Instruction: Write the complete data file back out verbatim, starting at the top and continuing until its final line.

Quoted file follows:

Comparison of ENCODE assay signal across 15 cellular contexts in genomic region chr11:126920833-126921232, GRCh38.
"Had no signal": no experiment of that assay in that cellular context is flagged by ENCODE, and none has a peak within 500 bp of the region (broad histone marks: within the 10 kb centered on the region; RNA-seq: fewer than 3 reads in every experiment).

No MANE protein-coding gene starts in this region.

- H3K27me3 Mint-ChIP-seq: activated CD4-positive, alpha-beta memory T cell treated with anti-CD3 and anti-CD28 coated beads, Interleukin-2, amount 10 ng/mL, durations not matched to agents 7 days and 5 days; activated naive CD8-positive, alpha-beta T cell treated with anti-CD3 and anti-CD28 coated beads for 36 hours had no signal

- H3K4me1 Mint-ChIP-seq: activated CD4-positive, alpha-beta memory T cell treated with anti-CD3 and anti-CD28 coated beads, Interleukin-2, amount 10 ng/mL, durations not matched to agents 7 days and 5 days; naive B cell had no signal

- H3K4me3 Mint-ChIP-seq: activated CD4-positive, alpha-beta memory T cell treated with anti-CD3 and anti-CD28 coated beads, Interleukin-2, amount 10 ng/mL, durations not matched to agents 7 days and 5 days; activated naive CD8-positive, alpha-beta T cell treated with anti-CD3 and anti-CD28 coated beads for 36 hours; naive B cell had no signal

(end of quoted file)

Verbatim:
Comparison of ENCODE assay signal across 15 cellular contexts in genomic region chr11:126920833-126921232, GRCh38.
"Had no signal": no experiment of that assay in that cellular context is flagged by ENCODE, and none has a peak within 500 bp of the region (broad histone marks: within the 10 kb centered on the region; RNA-seq: fewer than 3 reads in every experiment).

No MANE protein-coding gene starts in this region.

- H3K27me3 Mint-ChIP-seq: activated CD4-positive, alpha-beta memory T cell treated with anti-CD3 and anti-CD28 coated beads, Interleukin-2, amount 10 ng/mL, durations not matched to agents 7 days and 5 days; activated naive CD8-positive, alpha-beta T cell treated with anti-CD3 and anti-CD28 coated beads for 36 hours had no signal

- H3K4me1 Mint-ChIP-seq: activated CD4-positive, alpha-beta memory T cell treated with anti-CD3 and anti-CD28 coated beads, Interleukin-2, amount 10 ng/mL, durations not matched to agents 7 days and 5 days; naive B cell had no signal

- H3K4me3 Mint-ChIP-seq: activated CD4-positive, alpha-beta memory T cell treated with anti-CD3 and anti-CD28 coated beads, Interleukin-2, amount 10 ng/mL, durations not matched to agents 7 days and 5 days; activated naive CD8-positive, alpha-beta T cell treated with anti-CD3 and anti-CD28 coated beads for 36 hours; naive B cell had no signal